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OpenBases is a collaboration between several open source projects that are geared toward making creation, testing, distribution, and publication of reproducible experiments easier.

Why would I want to use open bases?

The open bases templates plug easily into the tools that you are already familiar with and using (for example, Github) and guide you through traditionally challenging parts of practicing reproducible science. For example, it's common to implemenent these components for your work, separately and assemble them for a final product:

  • development of an experiment usually means learning a web-based technology, and writing code to run some protocol and collect data.
  • build steps, in a modern sense, comes down to using a reproducible container to capture all software and library dependencies for your software.
  • version control is using a service like Github to ensure that you can both collaborate and keep a record of your work.
  • testing of your procedure is imperative, but not commonly done as it is an extra step
  • publication means capturing all previous steps and methods into a product that is both human consumable and can replicate the work.

Instead of needing to implement all of the above separately, the Open Bases give you Github repos that are ready to go, with minimal additional work needed to satisfy the same pipeline:

develop --> test --> build --> deploy --> publish

The bases are intended for researchers, academics, and software developers alike. All templates are geared toward publication in the Journal of Open Research Software.

Journal of Open Research Experiments

If you are visiting this site, you are likely a (1) Researcher, (2) Academic, and/or (3) Software Developer. Here are your stories:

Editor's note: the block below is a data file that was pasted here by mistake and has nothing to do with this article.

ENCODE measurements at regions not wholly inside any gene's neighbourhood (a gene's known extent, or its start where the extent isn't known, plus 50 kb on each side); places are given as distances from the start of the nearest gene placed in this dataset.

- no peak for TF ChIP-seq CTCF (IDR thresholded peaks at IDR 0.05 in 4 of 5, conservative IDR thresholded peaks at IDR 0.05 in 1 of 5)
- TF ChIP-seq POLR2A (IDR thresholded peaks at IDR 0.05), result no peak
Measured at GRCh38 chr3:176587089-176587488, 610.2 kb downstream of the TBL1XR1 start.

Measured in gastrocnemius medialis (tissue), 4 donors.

• As a Researcher, I want a place where I can go to find software for running commonly-used cognitive or behavioral paradigms on the web. I want this software to be tested, validated, and peer-reviewed.
  • As a Researcher, I want a place where I can go to find (anonymized) data from experiments that have been run with this software, so I can cross-validate / diagnose / troubleshoot when I use the software myself.
  • As a Software Developer, I want a place where I can publish new experiment software that I have created for researchers to use.
  • As an Academic, I want a place where I can publish (anonymized) data and results / analyses from studies to validate or norm new experiment software.

Your Current Choices

You are likely familiar with two kinds of places to publish software:

(1) Traditional journals that review/publish research and theory papers. Embedded within these traditional-journal papers are methods sections that describe any software used, if applicable, and it is the rare savvy researcher who links/cites the software. But reproducing the software used in a traditional-journal experiment is often a massive undertaking of reverse-engineering with a lot of room for error. This is a problem for reproducibility, not to mention how much it may slow down scientific progress.

(2) JOSS, the Journal of Open Source Software, reviews / publishes research software, with an exclusive focus on software to the exclusion of research / analyses.

Missing is an option (3) A journal that reviews / publishes software for running qualitative / quantitative experiments, which reviews both the software and the research to test the software. (Think: Software for paradigms like the Stroop, N-Back, Flanker, IAT.)